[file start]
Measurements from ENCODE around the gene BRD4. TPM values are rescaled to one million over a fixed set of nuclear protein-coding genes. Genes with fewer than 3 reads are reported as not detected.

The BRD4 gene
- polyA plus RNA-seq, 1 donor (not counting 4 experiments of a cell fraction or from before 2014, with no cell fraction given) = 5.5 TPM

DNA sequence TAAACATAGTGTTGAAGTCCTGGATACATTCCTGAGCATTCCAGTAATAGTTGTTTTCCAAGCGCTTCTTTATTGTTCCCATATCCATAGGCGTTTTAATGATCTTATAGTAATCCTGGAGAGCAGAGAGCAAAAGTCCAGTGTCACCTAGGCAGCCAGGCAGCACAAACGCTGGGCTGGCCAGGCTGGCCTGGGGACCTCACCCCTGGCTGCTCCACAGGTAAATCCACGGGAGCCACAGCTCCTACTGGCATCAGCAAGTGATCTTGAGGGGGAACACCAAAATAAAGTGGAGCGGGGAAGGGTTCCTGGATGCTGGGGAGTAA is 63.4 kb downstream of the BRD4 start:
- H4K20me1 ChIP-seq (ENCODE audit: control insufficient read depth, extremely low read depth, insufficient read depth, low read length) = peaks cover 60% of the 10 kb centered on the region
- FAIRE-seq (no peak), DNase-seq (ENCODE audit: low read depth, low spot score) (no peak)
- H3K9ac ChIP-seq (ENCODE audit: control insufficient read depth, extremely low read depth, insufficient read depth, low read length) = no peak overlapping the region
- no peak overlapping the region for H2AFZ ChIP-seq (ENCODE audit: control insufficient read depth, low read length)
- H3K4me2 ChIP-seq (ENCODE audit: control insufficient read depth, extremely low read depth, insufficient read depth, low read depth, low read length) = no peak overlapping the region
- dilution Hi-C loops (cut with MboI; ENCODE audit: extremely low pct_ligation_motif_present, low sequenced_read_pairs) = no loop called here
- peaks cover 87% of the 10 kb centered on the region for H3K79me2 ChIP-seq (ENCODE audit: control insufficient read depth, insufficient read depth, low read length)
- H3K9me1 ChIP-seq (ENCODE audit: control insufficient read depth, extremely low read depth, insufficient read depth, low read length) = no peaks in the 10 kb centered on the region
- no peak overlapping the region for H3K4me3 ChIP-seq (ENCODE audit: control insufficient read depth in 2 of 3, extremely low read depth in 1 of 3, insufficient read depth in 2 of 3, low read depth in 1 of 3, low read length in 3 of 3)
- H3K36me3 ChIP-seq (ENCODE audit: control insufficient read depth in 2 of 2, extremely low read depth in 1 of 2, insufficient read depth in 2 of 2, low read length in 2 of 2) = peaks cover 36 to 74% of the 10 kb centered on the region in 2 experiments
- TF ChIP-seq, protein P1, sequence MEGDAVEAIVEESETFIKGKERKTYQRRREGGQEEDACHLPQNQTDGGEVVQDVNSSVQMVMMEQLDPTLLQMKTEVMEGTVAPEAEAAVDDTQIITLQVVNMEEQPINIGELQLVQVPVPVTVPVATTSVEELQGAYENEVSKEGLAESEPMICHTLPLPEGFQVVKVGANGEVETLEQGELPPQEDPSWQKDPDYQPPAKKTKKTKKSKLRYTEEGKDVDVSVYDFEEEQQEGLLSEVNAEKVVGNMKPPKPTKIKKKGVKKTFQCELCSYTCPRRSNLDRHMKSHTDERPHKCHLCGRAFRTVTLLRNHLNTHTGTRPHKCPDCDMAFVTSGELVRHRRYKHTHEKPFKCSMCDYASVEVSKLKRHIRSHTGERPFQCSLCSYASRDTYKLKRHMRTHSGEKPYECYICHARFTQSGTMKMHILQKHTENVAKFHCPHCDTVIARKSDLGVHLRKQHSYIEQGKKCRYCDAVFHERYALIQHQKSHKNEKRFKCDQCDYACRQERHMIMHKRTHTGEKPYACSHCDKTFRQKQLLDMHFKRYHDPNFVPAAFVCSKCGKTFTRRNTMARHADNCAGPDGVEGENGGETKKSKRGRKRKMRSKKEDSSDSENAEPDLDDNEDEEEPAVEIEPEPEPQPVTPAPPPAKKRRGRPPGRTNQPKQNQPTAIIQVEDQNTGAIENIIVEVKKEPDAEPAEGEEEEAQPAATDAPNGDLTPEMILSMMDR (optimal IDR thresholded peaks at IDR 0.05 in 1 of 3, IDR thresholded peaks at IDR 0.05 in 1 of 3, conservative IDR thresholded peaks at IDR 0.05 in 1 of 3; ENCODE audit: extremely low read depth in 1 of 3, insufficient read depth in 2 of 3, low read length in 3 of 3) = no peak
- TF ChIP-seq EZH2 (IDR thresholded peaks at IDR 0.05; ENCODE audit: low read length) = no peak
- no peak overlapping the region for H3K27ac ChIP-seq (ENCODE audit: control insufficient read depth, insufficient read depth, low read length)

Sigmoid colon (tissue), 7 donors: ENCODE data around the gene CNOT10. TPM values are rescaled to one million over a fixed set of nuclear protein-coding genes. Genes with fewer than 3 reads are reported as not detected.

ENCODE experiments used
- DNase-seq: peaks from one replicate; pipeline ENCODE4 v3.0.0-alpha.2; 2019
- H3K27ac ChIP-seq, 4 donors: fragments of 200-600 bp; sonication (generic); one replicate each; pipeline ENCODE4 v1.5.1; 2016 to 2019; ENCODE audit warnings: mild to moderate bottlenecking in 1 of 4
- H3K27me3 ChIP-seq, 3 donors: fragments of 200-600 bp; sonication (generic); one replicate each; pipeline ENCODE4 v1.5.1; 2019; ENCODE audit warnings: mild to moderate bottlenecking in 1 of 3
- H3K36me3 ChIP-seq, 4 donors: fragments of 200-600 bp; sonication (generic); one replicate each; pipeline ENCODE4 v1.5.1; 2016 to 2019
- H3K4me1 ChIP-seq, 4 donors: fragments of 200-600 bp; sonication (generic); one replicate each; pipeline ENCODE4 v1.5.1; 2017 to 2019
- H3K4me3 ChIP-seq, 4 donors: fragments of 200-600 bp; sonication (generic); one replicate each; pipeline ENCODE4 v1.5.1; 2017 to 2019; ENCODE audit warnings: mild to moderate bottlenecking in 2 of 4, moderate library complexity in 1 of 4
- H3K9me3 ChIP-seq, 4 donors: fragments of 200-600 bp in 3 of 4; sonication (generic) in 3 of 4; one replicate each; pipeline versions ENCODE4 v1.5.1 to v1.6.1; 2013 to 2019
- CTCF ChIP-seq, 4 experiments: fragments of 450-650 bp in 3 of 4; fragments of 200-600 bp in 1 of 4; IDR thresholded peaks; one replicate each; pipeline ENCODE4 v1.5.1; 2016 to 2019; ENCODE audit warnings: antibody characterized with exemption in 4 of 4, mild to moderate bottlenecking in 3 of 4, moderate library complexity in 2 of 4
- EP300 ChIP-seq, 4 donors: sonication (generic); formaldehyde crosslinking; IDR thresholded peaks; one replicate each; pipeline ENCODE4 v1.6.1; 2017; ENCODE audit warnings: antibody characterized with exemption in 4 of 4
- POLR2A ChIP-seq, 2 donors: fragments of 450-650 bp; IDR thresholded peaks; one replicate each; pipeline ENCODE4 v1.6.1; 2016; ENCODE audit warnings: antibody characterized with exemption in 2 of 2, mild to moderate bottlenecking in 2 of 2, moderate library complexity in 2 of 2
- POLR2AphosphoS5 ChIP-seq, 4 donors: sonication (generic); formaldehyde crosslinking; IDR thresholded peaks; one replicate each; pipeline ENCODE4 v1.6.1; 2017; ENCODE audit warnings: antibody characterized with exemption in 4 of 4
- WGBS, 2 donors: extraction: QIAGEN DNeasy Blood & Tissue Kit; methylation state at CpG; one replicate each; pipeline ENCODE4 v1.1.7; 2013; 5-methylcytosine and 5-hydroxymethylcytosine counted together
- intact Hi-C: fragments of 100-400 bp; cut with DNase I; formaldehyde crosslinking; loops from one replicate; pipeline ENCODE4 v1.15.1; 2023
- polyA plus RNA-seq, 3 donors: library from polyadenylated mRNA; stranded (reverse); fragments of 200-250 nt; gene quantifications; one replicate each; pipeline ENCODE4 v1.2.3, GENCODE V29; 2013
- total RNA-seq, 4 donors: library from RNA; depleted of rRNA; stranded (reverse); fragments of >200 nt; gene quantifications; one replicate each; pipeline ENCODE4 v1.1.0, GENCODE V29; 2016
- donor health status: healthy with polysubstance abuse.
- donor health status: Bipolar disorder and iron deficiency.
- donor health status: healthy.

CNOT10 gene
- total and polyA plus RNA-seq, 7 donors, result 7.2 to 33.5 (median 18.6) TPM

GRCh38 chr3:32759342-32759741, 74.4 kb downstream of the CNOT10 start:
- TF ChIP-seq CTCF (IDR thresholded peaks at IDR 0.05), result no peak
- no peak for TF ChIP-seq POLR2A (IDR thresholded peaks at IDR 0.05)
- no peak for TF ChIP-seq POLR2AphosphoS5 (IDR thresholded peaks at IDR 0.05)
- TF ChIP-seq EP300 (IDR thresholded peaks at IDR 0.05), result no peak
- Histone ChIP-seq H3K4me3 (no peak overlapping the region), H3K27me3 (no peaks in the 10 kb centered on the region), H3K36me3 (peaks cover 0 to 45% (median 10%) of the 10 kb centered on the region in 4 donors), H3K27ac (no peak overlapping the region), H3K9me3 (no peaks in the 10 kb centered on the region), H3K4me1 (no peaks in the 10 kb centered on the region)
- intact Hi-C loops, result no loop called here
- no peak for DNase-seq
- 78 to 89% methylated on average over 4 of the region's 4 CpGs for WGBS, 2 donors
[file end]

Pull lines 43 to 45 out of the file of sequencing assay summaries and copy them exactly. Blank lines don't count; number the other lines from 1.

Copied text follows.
- no peak for TF ChIP-seq POLR2AphosphoS5 (IDR thresholded peaks at IDR 0.05)
- TF ChIP-seq EP300 (IDR thresholded peaks at IDR 0.05), result no peak
- Histone ChIP-seq H3K4me3 (no peak overlapping the region), H3K27me3 (no peaks in the 10 kb centered on the region), H3K36me3 (peaks cover 0 to 45% (median 10%) of the 10 kb centered on the region in 4 donors), H3K27ac (no peak overlapping the region), H3K9me3 (no peaks in the 10 kb centered on the region), H3K4me1 (no peaks in the 10 kb centered on the region)